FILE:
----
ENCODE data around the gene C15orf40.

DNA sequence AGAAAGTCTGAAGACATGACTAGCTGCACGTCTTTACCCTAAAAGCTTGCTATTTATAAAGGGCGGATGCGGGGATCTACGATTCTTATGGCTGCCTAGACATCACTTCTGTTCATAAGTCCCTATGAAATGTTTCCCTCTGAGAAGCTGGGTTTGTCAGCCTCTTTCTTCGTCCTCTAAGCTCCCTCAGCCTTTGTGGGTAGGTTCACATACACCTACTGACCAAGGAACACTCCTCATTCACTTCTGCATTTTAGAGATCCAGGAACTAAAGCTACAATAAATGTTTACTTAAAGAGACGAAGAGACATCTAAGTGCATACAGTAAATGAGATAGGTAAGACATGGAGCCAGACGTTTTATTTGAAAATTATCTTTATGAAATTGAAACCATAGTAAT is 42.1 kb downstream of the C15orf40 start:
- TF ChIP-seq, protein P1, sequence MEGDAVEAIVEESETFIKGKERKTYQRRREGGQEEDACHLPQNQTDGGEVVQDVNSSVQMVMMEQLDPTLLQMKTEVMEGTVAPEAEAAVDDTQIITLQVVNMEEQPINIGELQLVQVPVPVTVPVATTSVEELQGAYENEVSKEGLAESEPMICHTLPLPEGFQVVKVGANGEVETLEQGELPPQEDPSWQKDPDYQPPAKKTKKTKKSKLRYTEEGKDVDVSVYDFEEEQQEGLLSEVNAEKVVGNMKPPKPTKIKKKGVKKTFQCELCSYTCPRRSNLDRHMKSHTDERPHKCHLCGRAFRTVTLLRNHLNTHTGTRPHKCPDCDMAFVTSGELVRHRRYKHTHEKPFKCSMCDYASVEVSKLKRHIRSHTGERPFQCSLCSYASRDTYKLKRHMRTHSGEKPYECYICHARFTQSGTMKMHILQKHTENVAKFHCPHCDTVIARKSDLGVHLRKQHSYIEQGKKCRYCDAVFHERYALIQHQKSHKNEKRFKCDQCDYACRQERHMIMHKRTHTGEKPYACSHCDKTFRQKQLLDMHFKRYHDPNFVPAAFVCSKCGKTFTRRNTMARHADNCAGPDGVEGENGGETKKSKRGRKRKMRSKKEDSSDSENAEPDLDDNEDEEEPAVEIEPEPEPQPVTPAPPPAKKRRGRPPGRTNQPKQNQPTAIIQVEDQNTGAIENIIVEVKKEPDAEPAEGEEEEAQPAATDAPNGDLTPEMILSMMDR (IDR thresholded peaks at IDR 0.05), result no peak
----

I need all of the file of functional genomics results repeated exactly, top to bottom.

ENCODE data around the gene C15orf40.

DNA sequence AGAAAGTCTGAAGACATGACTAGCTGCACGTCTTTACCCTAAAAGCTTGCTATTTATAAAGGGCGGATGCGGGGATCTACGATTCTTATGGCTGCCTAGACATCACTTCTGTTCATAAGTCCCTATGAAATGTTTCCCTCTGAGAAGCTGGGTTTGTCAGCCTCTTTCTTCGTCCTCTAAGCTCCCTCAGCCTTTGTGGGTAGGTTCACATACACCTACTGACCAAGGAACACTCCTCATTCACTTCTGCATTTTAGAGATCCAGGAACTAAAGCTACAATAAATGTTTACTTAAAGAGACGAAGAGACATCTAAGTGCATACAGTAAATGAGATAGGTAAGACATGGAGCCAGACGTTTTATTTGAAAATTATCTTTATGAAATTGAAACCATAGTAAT is 42.1 kb downstream of the C15orf40 start:
- TF ChIP-seq, protein P1, sequence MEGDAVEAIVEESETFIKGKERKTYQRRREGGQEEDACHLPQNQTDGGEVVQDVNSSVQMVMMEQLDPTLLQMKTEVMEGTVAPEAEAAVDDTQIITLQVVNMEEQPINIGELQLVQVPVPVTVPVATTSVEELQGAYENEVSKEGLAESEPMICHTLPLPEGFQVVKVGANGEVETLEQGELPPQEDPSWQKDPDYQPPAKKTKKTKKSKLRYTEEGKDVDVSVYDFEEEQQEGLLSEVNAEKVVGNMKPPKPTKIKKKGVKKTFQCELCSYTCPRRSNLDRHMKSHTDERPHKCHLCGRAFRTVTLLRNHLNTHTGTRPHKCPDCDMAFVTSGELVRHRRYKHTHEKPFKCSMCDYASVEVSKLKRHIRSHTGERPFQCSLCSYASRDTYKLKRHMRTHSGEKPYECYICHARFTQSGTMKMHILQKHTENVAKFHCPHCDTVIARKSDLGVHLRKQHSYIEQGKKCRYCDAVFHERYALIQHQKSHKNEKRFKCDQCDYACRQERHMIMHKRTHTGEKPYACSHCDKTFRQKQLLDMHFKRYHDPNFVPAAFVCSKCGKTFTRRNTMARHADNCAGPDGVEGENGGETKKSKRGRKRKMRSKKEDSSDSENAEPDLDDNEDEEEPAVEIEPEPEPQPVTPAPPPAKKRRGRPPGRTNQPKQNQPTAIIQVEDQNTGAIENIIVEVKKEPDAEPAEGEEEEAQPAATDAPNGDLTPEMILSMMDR (IDR thresholded peaks at IDR 0.05), result no peak